One of the hardest parts of the children’s hospital, if I can be honest, is the fact that I know so many women with dead babies. It’s a side effect of working with traumatized communities, many of them from rural areas with lacking health care. In the ESL classes that I teach, it is an anomaly for a woman not to have lost a baby. Some of them talk about it more freely than others, but the fact remains: so many souls are lost. As I rocked my own sick baby, tangled up in cords and wires and hot against my arms, I couldn’t stop crying. I knew, in the logical part of my brain, that my baby was most likely going to be fine. But what about all the other babies? What about all of God’s beautiful, breathtaking children who were snatched too soon from the earth? Why do I get to be in this safe, calm, air-conditioned hospital when so many others are not?
This is my way of processing my life, the kind of flashbacks I get as someone who tries to be a helper. In my own dark time, the sadness and grief that has been poured into my ears for the past decade came forth unbidden. The inequality of, well, everything is a constant presence in the back of my mind and this one—the one where some people have babies who die and some do not—is just the latest installment. Where could I put my grief? My own and the grief of all the mothers I know, the ones parenting souls that none of us ever see? In the hospital, there was no way to escape it, but I wanted to.
I thought long and hard about closing up my own tents. Of staking my ground on me and my precious, hard-earned little family. Of ordering our lives for our own health and prosperity and happiness. Of taking a break from all that sadness. Never have I so badly wanted to give up, close up shop, slam the doors, hunker down. White-knuckle the American dream—a calm house with no screaming neighbors, a job not saturated with the effects of war and violence, a walk around a neighborhood not beset by the evils of poverty. I thought: I just want to be done.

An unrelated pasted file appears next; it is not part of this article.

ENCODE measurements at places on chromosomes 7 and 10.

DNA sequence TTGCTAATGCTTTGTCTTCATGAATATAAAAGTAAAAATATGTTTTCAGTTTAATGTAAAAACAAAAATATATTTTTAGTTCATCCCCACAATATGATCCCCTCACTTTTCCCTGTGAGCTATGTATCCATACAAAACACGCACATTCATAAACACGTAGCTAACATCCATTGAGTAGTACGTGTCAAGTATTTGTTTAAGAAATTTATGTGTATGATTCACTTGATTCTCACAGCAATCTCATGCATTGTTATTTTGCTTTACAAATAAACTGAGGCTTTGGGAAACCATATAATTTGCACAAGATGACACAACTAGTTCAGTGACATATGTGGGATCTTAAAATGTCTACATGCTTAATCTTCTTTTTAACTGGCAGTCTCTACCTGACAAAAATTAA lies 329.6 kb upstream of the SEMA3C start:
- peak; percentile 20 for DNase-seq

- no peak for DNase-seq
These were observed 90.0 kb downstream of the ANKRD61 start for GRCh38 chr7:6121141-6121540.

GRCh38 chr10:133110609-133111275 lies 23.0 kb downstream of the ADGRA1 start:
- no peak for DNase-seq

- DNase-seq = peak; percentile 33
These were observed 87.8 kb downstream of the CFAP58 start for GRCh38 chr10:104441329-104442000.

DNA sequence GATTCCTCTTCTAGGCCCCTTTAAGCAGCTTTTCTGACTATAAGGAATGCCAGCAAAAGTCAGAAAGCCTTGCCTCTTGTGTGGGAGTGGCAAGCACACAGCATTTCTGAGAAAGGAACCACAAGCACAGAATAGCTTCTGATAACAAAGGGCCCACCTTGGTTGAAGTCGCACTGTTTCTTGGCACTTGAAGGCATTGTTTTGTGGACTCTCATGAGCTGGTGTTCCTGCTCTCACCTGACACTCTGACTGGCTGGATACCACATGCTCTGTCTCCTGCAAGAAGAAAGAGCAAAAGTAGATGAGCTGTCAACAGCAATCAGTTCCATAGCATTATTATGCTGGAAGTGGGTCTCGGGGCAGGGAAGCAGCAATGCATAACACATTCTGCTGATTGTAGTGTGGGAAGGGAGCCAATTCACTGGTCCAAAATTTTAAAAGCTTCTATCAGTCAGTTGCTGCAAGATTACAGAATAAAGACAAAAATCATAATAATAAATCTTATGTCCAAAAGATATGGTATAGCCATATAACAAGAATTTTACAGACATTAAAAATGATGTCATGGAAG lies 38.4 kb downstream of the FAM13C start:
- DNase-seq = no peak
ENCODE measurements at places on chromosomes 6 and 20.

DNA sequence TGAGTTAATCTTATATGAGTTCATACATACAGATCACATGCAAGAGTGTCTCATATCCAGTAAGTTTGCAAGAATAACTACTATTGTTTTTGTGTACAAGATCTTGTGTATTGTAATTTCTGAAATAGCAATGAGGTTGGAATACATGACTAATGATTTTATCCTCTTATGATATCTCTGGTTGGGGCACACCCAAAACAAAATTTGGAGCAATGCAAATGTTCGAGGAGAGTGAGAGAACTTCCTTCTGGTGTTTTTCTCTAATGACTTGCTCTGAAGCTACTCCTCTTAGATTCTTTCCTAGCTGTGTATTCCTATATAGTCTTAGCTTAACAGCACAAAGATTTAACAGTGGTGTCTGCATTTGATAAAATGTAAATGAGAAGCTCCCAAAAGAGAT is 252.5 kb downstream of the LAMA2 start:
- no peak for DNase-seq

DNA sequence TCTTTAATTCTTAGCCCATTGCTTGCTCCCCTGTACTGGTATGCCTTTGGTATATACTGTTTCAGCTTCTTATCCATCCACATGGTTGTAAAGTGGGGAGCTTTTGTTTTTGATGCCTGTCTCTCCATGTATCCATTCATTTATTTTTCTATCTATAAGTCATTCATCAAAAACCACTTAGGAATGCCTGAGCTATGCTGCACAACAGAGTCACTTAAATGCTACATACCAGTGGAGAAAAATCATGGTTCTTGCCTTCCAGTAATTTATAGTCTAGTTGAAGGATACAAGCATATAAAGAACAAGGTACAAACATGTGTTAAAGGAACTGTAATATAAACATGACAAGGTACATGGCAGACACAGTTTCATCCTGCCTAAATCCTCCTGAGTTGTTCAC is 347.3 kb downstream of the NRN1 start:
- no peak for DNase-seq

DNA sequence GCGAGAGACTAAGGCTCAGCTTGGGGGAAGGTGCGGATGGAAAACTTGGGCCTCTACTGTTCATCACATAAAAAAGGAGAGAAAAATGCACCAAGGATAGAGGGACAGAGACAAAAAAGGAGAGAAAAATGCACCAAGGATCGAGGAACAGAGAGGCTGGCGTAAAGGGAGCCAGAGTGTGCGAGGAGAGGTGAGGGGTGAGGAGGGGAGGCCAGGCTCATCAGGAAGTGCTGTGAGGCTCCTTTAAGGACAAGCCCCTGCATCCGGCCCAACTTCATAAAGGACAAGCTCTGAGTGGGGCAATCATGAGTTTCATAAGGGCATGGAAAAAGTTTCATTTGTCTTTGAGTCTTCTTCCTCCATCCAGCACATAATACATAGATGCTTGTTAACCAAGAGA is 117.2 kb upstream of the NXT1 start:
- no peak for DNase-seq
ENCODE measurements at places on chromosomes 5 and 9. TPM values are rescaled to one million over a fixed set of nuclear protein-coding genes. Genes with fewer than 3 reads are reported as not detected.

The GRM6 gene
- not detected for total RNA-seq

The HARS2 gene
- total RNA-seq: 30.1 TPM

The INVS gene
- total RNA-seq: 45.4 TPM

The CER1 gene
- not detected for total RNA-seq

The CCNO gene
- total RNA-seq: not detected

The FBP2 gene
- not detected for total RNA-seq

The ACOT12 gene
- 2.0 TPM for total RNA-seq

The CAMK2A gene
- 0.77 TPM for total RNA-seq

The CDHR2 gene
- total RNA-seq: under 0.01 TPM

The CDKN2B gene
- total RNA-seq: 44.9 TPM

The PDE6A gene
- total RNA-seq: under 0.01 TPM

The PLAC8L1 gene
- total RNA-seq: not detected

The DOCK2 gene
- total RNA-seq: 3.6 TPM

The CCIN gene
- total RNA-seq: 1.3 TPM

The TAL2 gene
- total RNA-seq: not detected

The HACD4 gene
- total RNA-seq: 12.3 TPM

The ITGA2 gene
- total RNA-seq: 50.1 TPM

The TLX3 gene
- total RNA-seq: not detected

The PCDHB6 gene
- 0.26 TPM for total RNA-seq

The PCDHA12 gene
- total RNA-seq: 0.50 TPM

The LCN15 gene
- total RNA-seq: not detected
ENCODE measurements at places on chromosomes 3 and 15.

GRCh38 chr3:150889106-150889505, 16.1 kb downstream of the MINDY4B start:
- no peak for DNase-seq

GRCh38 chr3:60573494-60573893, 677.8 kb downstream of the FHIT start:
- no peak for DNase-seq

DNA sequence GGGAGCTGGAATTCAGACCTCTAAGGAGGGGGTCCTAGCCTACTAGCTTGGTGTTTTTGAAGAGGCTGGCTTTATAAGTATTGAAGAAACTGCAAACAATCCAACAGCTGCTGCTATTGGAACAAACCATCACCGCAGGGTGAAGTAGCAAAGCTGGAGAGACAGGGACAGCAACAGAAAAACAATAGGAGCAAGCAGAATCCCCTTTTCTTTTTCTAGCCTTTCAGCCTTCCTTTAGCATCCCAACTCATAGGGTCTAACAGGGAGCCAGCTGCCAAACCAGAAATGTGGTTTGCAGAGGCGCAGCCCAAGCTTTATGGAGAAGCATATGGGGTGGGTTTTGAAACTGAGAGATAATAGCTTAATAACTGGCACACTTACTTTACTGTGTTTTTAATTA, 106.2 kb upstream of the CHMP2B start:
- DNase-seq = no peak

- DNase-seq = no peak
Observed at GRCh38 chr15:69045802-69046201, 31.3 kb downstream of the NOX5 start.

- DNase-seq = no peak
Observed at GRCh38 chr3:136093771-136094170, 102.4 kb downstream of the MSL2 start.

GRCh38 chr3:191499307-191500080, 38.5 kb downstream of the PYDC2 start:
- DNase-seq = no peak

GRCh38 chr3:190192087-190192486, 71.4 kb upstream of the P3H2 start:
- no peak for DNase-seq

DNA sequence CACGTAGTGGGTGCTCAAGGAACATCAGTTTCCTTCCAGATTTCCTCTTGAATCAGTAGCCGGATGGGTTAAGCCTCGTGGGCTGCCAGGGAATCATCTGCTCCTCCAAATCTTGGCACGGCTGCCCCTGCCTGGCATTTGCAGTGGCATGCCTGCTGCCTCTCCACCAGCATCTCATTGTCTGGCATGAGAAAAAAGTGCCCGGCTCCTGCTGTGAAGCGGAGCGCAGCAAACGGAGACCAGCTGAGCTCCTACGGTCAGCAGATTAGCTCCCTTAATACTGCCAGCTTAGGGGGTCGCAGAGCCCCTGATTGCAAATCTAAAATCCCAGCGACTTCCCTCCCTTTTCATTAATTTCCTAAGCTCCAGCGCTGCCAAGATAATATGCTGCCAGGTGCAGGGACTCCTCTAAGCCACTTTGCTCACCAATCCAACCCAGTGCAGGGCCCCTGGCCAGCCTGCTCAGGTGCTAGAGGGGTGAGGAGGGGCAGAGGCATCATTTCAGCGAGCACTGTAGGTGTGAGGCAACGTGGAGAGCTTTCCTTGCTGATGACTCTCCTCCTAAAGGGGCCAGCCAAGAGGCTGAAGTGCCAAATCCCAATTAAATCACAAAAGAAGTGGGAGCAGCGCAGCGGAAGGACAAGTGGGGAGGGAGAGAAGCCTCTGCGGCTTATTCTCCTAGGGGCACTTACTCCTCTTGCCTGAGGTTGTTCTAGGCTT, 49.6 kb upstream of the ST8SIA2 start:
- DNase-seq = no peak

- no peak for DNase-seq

But I’ve been reading in the latter part of Isaiah a lot, because my friend Kelley told me to. And it is piercing through all of my bullshit. It is the upside-down kingdom personified. Don’t believe me? Start in Isaiah 54 and don’t stop until you get to the end of the book. When the world seems so full of cruelty and casualties and chaos, it is lovely to read of a God who sees it all and who promises to right all the wrongs.
There are these verses that I cannot push away.
“Enlarge the place of your tent, and let the curtains of your habitations be stretched out; do not hold back; lengthen your cords, and strengthen your stakes. For you will spread abroad to the right and to the left, and your offspring will possess the nations and will people the desolate cities.”
And before those words about the tents, Isaiah says this:
“Sing, O barren one, who did not bear; break forth into singing and cry aloud, you who have not been in labor! For the children of the desolate one will be more than the children of her who is married.”
And this, this is what I need to know. I need to know that God is a God who sees, who has heard all these same sad stories, that he has ingested them and grieved over them and that he was and will continue to be, the first to cry over them (thank you for those words, Selma). I need to know that the upside-down kingdom is real. That women who have suffered the most in this life will have their arms filled with children—big eyes, soft skin, wide smiles. That the most devastating truth of this hollow earth—that all of our babies will die, some much much too soon—will one day be undone, and that Christ himself has given us this confidence of resurrection.
To be honest, I still don’t quite feel like singing. But as bleary and fragile and sad as I am, I do believe God who wants us all to think long and hard about who we let into our lives, and to push us to make room for others. I believe in a God who asks us to not hold back, to not be stingy with our love—even as we know that every person we love is one more person you will lose.
God sees the cities, sees the desolation within—the sick babies, the broken communities—and he promises to fill them to the brim with goodness. I want to believe it, and even now I know that I do: even though the city today remains desolate, one day it will be filled with laughter.
And it will be a laughter like the kind that only babies can bring.